A group of residents in a relatively new Parksville subdivision claim the city is in violation of its own bylaws — and possibly in violation of provincial legislation — by failing to maintain parkland within the subdivision.
The city, meanwhile, said the property was never intended to be part of the city’s parks portfolio, and for the city to take on the work of maintaining the small green space could negatively impact maintenance at higher-priority parkland.
Residents Karen Charlesworth and Brian Hartwig appeared as a delegation before council at its Feb. 5 regular meeting, to seek remedy for a green space that has become overgrown with invasive and other weeds and grasses and presents a fire hazard in the subdivision each summer.
The property is located in the Cedar Ridge development, between Parklink Place and Retegno Avenue.
“The Cedar Ridge development’s parkways and walkways are not maintained to an acceptable standard,” said Charlesworth, a former elected official in the Comox Valley who has relocated to Parksville. “The City of Parksville may be in violation of Bylaw No. 1383, the maintenance of real property (and) may be in violation of the provincial legislation, the Weed Control Act of B.C.”
Charlesworth said residents are concerned about the threat of fire to adjacent homes from grasses and weeds that grow to six and seven feet tall in dry summer conditions, health and safety danger to children from thorns, stinging nettles, etc., and weeds and noxious plants spreading to neighbouring properties.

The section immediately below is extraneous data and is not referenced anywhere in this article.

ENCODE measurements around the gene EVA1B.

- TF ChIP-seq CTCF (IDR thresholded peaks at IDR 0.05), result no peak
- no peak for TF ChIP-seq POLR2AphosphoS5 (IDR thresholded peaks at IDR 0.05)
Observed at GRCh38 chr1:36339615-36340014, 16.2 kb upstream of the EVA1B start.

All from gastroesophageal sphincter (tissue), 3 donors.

Chief administrative officer Debbie Comis said the green space was intended to be allowed to grow in a “natural” state.
“When this development was created, there was a development permit put in place,” said Comis. “There was a ‘new’ form of landscaping created under the development permit that was supposed to be low-maintenance and have as low an impact as possible on the city itself, because the city wasn’t accepting additional parklands. The reason it wasn’t developed as a traditional park was to reduce the maintenance costs.”
Vaughn Figueira, the city’s director of engineering and operations, said a previous council established a three-tiered priority structure for maintenance of the city’s parklands, with Community Park taking precedence, followed by the city’s other community parks. The “outer” parklands, much of them undeveloped properties, are last in line.
Asked if the 1.5 full-time equivalent parks positions included in the provisional 2018 budget, a result of the city’s purchase of the Ermineskin lands, could free up resources for maintenance at Cedar Ridge, Comis said, “There may be some positive impacts on our outer parks in time, but I can’t guarantee that.”
Coun. Leanne Salter wondered why the Ermineskin parkland, which is intended to be left in a natural state, would take priority over a development green space. She forwarded a motion that the city maintain the Cedar Ridge parkland, but failed to get a seconder and the motion died.
“Ermineskin is a natural park, and Cedar Ridge is a very heavily developed area now,” said Salter. “When I look at resources and who would be impacted by not cutting grass, they don’t even compete.”
Coun. Teresa Patterson said the developer of the subdivision “did a disservice” by designating the property parkland because it was never going to be maintained. She introduced a motion to refer the question of maintenance to staff for review.
Patterson’s motion carried, with Salter and acting Mayor Kirk Oates, sitting in for the absent Marc Lefebvre, opposed.
The Cedar Ridge residents said their trouble with the property is compounded by the fact that the city will not allow residents to perform the maintenance themselves.